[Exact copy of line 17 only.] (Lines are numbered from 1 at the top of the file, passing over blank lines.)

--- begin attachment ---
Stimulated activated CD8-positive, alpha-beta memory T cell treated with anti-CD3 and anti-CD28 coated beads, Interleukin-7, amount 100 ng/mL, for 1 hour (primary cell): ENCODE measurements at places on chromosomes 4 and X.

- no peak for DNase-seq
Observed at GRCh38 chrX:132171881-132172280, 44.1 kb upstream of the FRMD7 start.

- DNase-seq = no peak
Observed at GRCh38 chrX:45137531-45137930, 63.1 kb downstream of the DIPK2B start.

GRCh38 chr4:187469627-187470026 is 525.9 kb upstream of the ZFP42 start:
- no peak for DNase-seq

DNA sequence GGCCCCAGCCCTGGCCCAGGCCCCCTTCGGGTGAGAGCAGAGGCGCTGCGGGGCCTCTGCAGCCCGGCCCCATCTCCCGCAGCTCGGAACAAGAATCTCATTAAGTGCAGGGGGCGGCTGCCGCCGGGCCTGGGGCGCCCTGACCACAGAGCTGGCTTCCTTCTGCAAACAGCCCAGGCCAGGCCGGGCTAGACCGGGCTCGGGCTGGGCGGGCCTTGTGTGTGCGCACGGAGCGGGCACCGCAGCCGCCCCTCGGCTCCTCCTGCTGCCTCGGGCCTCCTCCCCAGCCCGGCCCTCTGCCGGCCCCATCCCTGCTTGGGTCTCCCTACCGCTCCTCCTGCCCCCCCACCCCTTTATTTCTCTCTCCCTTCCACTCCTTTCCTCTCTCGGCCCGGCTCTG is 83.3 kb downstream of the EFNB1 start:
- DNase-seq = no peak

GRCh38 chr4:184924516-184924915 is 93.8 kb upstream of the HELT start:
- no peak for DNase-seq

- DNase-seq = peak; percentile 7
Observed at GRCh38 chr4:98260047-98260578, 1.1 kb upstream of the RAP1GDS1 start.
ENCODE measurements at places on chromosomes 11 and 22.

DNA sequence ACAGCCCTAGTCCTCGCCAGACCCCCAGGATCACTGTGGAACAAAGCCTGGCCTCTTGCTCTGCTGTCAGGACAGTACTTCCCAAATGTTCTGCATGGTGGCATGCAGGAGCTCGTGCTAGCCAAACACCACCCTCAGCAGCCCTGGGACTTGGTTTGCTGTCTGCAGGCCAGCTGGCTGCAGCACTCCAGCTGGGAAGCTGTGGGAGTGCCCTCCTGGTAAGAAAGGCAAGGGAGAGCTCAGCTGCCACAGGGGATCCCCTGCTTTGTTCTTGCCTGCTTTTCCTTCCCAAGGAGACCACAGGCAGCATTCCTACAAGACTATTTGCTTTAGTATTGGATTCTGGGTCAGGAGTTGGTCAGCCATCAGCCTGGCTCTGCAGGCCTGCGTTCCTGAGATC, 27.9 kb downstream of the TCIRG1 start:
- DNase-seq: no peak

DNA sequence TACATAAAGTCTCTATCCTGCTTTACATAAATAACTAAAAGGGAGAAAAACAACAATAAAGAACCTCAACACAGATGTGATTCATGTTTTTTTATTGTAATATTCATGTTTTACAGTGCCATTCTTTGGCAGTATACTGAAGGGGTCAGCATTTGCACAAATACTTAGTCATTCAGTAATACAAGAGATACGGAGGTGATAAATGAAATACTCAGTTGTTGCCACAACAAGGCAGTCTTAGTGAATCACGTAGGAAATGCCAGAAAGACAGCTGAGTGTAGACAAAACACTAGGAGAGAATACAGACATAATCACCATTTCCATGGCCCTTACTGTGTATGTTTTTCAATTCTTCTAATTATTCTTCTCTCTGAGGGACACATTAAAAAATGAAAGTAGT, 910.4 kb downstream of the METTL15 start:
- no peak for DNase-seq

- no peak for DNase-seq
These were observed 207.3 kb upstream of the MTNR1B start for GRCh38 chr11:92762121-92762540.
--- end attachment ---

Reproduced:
DNA sequence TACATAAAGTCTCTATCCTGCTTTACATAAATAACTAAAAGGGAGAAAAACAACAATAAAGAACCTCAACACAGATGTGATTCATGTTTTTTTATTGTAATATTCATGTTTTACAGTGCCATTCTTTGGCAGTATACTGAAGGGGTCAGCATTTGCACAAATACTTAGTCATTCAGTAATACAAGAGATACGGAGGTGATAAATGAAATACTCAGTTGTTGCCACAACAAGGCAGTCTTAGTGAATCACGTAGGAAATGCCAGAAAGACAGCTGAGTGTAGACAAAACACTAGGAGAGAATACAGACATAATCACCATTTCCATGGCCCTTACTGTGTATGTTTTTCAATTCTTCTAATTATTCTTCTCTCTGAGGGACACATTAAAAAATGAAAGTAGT, 910.4 kb downstream of the METTL15 start: